NEW YORK — The coronavirus pandemic has made it extremely difficult for everyone this past year, particularly children in homeless shelters who are faced with isolation.
Chelsea Phaire is an 11-year-old is using her passion for art as a vehicle to spread joy to disadvantage youth.
For the young philanthropist from Danbury, Connecticut, art has become her safe space during these difficult times. She started Chelsea’s Charity when she turned 10.
Instead of asking for gifts, she asked family and friends for art supplies to give to children in need.
Since then, she has made over 13,000 art kits and has delivered them to foster homes, shelters, hospitals, and children who have gone through traumatic experiences.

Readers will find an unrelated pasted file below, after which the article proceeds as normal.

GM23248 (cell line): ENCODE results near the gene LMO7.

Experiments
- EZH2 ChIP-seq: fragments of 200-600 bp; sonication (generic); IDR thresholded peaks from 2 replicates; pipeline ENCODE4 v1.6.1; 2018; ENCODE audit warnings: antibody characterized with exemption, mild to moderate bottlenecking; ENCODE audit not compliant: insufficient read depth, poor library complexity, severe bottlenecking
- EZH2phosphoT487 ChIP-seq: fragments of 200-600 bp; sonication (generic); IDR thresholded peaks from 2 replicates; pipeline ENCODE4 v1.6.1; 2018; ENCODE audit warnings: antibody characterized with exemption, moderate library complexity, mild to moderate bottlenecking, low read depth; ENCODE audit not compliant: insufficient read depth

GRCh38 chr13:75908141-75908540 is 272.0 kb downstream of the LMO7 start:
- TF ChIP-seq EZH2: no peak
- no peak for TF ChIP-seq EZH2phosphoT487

Angie Caraballo is the director of the Bound for Success program at The Coalition for the Homeless in New York City. Over the last 40 years, the organization has given more than one million homeless New Yorkers a way off the streets.
She said with many children in homeless shelters dealing with isolation, partnering with Chelsea’s Charity provides relief in more ways than one.
“The pandemic has been really hard for them; they haven’t been able to socialize the way that they normally would. Wi-Fi and remote learning has been extremely challenging for them in shelters as well. So, this is a great partnership because it gives something to do and makes him feel that they’re not forgotten,” Caraballo tells PIX11 News.
As for Phaire, she says she’s grateful for the friends she’s made and the lives she’s changed along the way. Her plan now, is to continue her work as an arts activist and wants children to know there’s no limit to their imaginations.
“I feel like [with] art, you can paint a doorway into your own magical world where you can be you, and you can open the door, and just have fun and get away from all the stress,” she said.